Improving Motor Skills after Stroke
13 June 2014
Photo: Tabea Kraus, Anna-Sophia Wahl, Björn Ommer
A major stroke has serious repercussions on different brain functions and, even with intensive rehabilitation, improvement of the massively limited motor skills remains insufficient. A therapy that combines medication to stimulate the growth of nerve fibres and training of motor functions was studied on rats by researchers from the Heidelberg Collaboratory for Image Processing (HCI) of Heidelberg University in collaboration with scientists from Switzerland. A detailed computer analysis of the rats’ movement patterns and anatomical data showed that they only recovered completely with a regime of medication and correctly timed rehabilitation training. This was stressed by Prof. Dr. Björn Ommer from HCI. The research findings have appeared in "Science".
The brain has an enormous potential for regeneration to regain damaged functions. However, the ability for spontaneous recovery, in particular after serious injuries such as a major stroke, is limited. Now, Prof. Ommer states, the ideal combination of rehabilitation training and medication to support nerve tissue growth can lead to the almost complete restoration of the motor functions of rats after suffering a stroke and being paralysed down one side. An interdisciplinary team of neuroscientists from ETH Zurich and University of Zurich working with computer scientists from the Heidelberg Collaboratory for Image Processing of Heidelberg University studied patterns of newly formed nerve fibres and related them to the restoration of motor skills. “This is another important step in research towards an effective treatment of brain injuries and strokes,” says the Heidelberg scientist on behalf of the research team.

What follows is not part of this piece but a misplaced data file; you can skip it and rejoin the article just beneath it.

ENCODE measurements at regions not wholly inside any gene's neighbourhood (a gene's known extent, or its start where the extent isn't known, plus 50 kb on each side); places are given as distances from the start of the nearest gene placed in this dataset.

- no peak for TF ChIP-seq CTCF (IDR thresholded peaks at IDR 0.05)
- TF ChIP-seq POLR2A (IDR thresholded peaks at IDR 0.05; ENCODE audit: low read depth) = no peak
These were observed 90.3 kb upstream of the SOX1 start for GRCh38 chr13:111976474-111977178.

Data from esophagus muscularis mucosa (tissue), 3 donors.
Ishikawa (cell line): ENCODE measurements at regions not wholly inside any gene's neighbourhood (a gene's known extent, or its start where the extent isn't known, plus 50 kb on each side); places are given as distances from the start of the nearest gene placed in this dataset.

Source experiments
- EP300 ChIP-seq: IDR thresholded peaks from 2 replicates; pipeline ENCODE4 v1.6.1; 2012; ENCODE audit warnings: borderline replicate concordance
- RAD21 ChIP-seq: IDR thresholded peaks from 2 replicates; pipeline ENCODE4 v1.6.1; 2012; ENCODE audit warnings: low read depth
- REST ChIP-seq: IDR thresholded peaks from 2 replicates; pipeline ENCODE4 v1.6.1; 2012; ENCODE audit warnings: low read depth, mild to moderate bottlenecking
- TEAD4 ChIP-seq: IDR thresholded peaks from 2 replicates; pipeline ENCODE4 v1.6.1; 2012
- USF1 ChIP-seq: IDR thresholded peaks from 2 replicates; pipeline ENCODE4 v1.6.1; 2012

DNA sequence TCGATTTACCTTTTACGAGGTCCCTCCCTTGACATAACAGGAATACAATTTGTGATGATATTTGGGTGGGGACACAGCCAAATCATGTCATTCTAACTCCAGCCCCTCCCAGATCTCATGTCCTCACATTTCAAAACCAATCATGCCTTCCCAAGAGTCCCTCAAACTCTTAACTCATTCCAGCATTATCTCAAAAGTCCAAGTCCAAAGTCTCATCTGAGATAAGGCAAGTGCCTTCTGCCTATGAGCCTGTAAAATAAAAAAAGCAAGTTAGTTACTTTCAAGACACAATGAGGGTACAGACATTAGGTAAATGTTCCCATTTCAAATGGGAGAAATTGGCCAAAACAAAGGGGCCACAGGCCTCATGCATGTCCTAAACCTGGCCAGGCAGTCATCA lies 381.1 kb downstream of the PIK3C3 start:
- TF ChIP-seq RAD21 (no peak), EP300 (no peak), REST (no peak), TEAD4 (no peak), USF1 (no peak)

In the experiments, rats with a brain lesion caused by a stroke were administered a specific immune treatment that boosted the growth of nerve fibres in the injured area. According to Prof. Ommer, this was not enough to bring about the desired regeneration. In their tests the interdisciplinary team was able to show that, besides the immune treatment, it was only the addition of correctly coordinated physical training – reaching out to grasp food pellets – that brought about the desired restoration of motor skills. “With correct timing the rats regained an amazing 85 percent of their original performance,” explains Björn Ommer, quoting the recently published research findings of the Heidelberg and Zürich scientists. “By contrast, starting the training too early produced a very low performance of 15 percent.”
In order to define the right therapy, scientists from the Heidelberg Computer Vision Group headed by Prof. Ommer analysed large quantities of anatomical data and videos of movement patterns compiled by brain researcher Dr. Anna-Sophia Wahl (ETH Zurich and University of Zurich) in her studies of paralysed rats. They succeeded in measuring the course of the regeneration process for different treatment paradigms with great physiological exactness. Using their compositional algorithms for object recognition the Heidelberg computer vision scientists were thus able not only to detect the newly created structures but also to relate them to changes in movement patterns, likewise detected automatically. “The analysis of these connections then enabled the neuroscientists involved in this interdisciplinary cooperation to identify the optimum therapy,” underlined Prof. Ommer.
Wahl, A.S., Omlor, W., Rubio, J.C., Chen, J.L., Zheng, H., Schröter, A., Gullo, M., Weinmann, O., Kobayashi, K., Helmchen, F., Ommer, B., Schwab, M.E.: Asynchronous therapy restores motor control by rewiring of the rat corticospinal tract after stroke. Science 13 June 2014: Vol. 344 no. 6189 pp. 1250-1255, doi: 10.1126/science.1253050